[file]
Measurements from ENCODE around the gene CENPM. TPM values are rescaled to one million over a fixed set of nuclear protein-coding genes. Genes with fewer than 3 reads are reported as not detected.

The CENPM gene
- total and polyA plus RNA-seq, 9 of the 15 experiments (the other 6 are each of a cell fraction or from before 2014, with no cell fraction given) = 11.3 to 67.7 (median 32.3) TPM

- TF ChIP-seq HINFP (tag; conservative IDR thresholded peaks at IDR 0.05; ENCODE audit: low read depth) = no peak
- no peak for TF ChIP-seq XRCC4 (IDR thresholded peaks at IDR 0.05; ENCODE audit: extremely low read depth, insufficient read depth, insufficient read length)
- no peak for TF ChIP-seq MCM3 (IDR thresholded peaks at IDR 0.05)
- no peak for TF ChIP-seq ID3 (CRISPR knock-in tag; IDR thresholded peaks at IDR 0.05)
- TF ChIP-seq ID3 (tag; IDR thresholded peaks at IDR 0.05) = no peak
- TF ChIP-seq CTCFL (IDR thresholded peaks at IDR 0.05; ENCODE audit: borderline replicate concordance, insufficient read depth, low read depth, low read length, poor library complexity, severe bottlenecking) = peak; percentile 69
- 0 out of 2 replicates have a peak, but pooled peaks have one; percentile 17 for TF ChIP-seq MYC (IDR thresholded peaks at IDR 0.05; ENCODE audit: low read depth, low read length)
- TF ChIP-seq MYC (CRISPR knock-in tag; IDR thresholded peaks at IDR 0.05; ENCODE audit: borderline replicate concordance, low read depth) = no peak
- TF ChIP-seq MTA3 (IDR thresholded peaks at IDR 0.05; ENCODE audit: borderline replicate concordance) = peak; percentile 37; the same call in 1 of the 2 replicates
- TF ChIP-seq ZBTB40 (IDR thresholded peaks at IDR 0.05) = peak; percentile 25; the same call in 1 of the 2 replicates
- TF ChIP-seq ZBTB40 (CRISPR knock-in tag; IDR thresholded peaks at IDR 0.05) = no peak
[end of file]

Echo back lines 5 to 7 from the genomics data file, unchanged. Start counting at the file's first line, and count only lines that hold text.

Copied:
- no peak for TF ChIP-seq XRCC4 (IDR thresholded peaks at IDR 0.05; ENCODE audit: extremely low read depth, insufficient read depth, insufficient read length)
- no peak for TF ChIP-seq MCM3 (IDR thresholded peaks at IDR 0.05)
- no peak for TF ChIP-seq ID3 (CRISPR knock-in tag; IDR thresholded peaks at IDR 0.05)